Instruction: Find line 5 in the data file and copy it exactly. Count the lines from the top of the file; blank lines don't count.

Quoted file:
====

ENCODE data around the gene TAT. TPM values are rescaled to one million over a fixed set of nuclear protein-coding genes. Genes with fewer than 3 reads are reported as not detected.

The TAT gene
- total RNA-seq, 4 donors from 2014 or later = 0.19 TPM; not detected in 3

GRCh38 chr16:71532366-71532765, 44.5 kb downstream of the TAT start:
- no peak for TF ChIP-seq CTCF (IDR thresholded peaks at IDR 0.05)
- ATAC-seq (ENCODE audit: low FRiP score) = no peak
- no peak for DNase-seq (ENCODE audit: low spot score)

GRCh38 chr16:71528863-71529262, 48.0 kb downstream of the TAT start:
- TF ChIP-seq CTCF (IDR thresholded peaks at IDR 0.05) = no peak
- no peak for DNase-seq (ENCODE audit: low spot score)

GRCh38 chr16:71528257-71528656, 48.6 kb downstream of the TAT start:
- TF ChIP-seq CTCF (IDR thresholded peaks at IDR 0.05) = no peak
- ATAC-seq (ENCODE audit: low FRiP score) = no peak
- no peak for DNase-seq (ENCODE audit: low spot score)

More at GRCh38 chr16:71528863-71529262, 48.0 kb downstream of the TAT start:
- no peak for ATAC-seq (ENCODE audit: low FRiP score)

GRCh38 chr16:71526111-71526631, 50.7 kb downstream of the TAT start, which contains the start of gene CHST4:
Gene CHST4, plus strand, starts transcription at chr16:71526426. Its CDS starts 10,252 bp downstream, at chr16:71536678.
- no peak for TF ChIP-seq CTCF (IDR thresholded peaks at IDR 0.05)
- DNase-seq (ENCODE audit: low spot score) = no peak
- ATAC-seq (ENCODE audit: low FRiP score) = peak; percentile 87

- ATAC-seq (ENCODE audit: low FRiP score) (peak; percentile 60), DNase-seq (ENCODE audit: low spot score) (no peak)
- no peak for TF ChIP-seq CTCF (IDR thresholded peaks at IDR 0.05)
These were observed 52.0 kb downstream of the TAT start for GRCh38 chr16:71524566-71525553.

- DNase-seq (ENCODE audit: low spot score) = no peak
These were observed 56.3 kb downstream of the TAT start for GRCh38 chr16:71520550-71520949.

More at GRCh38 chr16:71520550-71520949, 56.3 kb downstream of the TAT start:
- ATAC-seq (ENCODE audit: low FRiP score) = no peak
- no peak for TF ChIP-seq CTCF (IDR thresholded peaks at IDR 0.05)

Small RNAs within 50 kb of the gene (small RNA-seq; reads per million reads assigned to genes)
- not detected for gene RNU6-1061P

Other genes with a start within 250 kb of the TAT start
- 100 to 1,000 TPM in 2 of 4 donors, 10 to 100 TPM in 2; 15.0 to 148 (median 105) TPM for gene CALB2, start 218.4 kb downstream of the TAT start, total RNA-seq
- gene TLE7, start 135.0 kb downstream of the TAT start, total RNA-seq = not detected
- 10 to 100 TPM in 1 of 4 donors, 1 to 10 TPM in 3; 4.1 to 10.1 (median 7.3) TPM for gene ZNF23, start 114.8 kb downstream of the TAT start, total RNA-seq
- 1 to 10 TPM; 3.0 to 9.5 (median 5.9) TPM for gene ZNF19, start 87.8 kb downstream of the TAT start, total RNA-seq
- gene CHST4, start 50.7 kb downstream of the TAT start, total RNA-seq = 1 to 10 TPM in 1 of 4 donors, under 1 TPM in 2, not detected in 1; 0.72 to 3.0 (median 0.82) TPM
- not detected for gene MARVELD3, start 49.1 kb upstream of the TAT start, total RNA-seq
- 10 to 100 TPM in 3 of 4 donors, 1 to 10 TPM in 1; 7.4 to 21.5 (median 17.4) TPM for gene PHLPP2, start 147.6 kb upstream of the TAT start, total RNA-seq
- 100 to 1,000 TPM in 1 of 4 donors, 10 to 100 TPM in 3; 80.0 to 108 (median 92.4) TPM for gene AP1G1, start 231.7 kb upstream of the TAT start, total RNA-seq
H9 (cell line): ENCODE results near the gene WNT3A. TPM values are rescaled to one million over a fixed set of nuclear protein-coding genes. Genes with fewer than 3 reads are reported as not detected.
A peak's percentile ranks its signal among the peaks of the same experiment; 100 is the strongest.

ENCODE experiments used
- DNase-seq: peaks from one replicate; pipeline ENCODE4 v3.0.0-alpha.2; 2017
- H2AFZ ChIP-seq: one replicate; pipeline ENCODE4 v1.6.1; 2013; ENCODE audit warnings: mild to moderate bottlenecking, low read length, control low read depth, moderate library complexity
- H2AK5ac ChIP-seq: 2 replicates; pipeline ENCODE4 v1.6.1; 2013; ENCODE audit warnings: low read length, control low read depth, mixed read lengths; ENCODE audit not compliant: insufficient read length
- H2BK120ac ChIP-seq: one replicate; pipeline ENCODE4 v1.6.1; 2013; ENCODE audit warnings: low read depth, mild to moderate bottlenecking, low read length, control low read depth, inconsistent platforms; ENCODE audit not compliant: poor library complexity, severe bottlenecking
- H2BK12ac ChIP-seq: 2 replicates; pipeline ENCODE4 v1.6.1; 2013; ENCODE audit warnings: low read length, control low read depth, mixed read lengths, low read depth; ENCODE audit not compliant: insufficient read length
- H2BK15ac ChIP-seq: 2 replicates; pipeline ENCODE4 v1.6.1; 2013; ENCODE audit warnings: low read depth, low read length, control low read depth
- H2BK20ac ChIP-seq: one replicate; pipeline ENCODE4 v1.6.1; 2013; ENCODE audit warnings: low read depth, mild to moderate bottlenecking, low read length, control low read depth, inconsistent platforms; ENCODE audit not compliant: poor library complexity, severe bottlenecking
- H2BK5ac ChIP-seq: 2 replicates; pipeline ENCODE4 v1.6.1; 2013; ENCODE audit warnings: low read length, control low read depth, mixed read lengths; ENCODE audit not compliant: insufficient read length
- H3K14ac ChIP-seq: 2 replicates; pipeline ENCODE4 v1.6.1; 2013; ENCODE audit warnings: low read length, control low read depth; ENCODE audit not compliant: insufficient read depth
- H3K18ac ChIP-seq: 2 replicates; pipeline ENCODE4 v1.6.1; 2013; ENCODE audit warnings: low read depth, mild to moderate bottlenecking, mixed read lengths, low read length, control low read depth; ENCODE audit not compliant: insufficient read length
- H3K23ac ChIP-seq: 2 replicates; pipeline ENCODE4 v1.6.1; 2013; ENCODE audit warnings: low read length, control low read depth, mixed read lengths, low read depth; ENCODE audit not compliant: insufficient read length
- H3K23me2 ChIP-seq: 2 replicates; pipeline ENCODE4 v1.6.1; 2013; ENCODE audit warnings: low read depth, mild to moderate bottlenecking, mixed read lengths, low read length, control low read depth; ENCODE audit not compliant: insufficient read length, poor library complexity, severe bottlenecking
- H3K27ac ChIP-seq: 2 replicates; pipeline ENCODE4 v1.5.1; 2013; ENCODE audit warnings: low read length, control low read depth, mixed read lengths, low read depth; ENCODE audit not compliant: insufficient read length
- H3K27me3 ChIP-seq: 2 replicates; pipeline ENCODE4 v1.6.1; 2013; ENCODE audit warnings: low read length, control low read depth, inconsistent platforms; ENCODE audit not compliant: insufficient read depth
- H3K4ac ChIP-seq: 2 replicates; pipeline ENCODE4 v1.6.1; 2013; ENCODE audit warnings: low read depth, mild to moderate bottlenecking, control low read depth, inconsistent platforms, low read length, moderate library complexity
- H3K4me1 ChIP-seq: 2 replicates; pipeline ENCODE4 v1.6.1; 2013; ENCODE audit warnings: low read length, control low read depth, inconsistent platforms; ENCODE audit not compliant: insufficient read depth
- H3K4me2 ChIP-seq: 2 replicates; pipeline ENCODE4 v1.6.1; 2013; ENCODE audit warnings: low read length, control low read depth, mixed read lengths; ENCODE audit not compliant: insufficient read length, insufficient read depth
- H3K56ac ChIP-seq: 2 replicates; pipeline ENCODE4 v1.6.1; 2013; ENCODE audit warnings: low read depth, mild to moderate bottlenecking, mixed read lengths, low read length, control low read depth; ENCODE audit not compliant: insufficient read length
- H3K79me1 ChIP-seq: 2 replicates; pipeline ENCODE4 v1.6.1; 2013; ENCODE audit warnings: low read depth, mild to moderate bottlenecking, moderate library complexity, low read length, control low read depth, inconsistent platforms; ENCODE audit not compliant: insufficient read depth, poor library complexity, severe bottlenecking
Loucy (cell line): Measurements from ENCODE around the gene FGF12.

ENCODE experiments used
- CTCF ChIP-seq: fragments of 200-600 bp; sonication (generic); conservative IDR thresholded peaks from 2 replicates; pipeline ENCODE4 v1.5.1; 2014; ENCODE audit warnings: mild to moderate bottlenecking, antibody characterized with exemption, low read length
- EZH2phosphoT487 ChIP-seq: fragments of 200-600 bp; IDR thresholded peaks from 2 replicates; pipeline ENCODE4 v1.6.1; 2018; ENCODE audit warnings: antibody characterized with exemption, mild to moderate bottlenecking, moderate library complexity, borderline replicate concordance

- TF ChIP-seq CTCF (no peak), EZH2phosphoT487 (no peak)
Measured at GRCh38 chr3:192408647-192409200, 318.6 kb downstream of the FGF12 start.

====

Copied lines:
- no peak for TF ChIP-seq CTCF (IDR thresholded peaks at IDR 0.05)